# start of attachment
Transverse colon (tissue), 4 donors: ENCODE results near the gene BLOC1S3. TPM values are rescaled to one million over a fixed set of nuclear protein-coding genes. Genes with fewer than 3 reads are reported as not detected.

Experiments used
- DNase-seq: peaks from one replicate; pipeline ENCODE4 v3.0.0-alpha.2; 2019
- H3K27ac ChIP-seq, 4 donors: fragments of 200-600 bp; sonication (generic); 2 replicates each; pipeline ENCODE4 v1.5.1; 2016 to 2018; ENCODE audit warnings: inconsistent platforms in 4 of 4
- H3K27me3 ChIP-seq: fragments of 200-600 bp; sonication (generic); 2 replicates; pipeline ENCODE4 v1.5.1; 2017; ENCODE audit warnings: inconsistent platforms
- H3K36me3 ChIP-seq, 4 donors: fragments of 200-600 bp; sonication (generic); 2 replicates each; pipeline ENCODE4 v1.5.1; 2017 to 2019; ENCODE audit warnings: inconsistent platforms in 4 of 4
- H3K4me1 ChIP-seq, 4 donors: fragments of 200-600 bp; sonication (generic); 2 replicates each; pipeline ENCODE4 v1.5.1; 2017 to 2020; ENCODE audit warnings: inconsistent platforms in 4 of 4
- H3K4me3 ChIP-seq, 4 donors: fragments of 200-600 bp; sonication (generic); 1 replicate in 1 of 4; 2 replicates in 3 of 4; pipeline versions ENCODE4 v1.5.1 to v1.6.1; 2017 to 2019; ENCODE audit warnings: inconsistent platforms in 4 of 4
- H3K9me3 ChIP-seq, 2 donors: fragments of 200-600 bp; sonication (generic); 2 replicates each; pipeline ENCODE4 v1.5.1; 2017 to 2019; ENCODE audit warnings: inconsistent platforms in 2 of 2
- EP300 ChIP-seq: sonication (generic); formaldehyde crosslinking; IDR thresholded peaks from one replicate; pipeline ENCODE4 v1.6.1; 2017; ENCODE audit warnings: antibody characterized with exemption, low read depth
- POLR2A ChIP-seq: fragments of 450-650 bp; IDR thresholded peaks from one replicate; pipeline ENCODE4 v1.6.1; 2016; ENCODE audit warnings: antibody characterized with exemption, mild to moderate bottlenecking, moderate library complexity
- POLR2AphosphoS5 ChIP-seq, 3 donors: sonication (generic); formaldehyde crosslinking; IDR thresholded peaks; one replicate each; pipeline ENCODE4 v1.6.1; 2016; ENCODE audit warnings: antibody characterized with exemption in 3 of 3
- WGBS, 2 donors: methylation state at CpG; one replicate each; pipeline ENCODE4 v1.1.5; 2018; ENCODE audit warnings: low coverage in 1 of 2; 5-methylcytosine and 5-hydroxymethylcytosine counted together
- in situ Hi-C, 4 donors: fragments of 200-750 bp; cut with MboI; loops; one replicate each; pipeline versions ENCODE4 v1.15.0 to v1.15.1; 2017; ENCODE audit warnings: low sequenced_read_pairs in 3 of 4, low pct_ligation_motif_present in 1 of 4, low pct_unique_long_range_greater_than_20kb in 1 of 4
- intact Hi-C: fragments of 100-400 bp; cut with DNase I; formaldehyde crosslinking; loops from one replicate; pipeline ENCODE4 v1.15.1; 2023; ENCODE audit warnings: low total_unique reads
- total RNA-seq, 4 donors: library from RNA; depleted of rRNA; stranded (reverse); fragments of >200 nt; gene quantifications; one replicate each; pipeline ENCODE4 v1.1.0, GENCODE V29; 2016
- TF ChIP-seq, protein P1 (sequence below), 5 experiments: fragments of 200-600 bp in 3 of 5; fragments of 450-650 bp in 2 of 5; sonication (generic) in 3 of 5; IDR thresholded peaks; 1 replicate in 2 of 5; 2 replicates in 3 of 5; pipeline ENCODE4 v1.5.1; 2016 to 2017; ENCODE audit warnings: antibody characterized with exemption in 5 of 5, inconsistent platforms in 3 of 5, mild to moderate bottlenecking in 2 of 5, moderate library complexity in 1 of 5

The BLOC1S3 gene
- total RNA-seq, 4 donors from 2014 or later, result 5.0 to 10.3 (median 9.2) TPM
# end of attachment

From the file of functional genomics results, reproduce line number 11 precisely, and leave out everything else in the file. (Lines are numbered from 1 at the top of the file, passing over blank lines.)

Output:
- POLR2A ChIP-seq: fragments of 450-650 bp; IDR thresholded peaks from one replicate; pipeline ENCODE4 v1.6.1; 2016; ENCODE audit warnings: antibody characterized with exemption, mild to moderate bottlenecking, moderate library complexity